The orbiter will study the Martian atmosphere and particular ionosphere. A magnetic field detector will provide us with essential insights about the past magnetic field of the planet.
Interestingly, the orbiter will loop the red planet for an entire Martian year (687 days of Earth), it will act as a communication transmitting linkage between the rover and us, the rover has a lifetime of 90 martian days-typically 93 days on our planet earth.
Here, quoting David Flannery, an astrobiologist at the Queensland University of Technology in Brisbane, Australia, “The china will share the new data from Tianwen-1 with the scientific community as it shared few data sets of the moon before”. Further added, “Space belongs to everyone.”
NATIONAL AERONAUTICS AND SPACE ADMINISTRATION’s (NASA) MISSION
As the world’s leading space agency, the “Perseverance” is a part of
the long-term endeavors of NASA’s Mars Exploration Program. This
pioneering, state-of-art, scientific proposal will be two-part: first the
rover, ‘Perseverance’, and a flying drone called “ingenuity”. The mission was launched on 30th July 2020 and expected to reach the Red Planet on 18th February 2021 at the ‘Jezero Crater’ a natural crater on the mars.
The ultimate approach is to explore the planet from an “Astrobiological’’ aspect, searching and trying to identify the environment of the planet in the past to support any form of microbial life.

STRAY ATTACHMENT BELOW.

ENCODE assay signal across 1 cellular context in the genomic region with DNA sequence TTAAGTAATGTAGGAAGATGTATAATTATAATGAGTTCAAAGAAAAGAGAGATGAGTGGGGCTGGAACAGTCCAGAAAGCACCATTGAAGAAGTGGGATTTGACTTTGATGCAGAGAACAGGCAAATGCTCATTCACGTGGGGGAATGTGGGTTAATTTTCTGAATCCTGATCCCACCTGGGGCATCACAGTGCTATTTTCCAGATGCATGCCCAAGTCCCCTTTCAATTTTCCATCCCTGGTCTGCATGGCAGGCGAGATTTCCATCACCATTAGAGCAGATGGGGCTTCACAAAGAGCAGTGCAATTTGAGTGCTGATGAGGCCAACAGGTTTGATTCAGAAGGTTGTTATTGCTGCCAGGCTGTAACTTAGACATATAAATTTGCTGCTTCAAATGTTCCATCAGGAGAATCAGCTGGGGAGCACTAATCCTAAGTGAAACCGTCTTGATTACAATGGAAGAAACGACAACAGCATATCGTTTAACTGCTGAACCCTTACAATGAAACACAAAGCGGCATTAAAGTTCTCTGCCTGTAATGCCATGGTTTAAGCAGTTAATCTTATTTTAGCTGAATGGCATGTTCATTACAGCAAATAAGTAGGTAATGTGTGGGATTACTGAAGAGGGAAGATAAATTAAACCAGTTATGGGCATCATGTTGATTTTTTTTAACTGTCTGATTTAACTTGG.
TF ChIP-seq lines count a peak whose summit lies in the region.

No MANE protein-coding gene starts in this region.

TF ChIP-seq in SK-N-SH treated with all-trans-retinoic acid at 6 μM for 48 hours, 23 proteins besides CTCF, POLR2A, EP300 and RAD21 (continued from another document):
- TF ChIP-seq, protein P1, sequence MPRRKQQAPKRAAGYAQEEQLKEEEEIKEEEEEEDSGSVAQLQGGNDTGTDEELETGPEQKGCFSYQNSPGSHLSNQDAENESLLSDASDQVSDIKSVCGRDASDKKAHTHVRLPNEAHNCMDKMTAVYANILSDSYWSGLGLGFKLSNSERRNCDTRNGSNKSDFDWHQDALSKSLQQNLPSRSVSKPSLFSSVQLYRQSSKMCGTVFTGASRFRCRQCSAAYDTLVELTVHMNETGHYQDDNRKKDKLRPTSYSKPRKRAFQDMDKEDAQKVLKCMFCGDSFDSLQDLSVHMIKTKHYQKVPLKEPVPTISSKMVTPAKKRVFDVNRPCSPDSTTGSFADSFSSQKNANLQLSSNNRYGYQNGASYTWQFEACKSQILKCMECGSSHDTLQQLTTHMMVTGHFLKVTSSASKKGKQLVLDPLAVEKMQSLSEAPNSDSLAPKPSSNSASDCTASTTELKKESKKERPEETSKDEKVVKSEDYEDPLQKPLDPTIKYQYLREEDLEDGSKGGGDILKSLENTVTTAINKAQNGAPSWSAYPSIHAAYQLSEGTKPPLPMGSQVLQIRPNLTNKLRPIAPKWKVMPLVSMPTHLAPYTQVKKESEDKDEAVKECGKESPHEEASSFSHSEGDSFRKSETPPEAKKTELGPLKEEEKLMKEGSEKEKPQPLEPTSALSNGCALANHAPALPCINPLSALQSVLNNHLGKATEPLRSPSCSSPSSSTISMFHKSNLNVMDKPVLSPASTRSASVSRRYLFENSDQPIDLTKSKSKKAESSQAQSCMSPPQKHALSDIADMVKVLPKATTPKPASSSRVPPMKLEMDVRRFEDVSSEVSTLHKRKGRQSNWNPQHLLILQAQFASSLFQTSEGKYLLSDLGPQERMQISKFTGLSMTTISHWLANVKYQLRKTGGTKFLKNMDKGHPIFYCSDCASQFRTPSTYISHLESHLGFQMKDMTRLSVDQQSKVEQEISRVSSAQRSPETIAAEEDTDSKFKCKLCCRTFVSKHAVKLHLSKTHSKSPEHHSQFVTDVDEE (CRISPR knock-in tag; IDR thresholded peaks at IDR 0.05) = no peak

The rocks will be studied from a geological perspective to seek
signs of habitability, as rocks are particularly known to preserve signs
of life over-ages. Further, it’s core data collection would be “Testing
oxygen production from the atmosphere” for future human landings.
Besides that summing up the payload consists of around seven main
- Mastcam-Z: Zoomable Paranormal Cameras
- Laser Micro-Imager
- A Subsurface-Radar
- X-ray Spectrometer
- Ultra-violet Spectrometer
- MOXIE: Produces Oxygen from the Atmosphere
- MEDA: A Weather Station
The curiously exciting part is the solar-powered Helicopter “Ingenuity,” which is 1.8-Kilogram, the small helicopter is expected to fly no more than 3 minutes per day and not more than five times in its 30-day flight testing period at the planet. It will serve as a foundation of a technology demonstrator for future developments of aerial vehicles for mars and other planetary bodies.
As we have discussed the aspirations of different magnitudes of Space Programs, from an infant “Hope” of the UAE to a competitive spacecraft “Tianwen-1” by the CNSA and till the end, where we can see “Perseverance” a striving instrument by the leading agency NASA, all putting their money, resources and scientific understandings for an unknown but possibly-promising future for humankind.
Link to similar posts: Three outstanding missions to Mars are set to launch this month
Fouz Siddiqui is an Aviation Auditor, Academic & Science Writer. He studies Astronomy and Astrophysics at the University of Karachi. His interests involve Science Communication & Outreach practices while avidly reading and writing about Physics, Astronomy, Aviation, Philosophy of Science, Environment, Social Issues, and similar substantial life questions.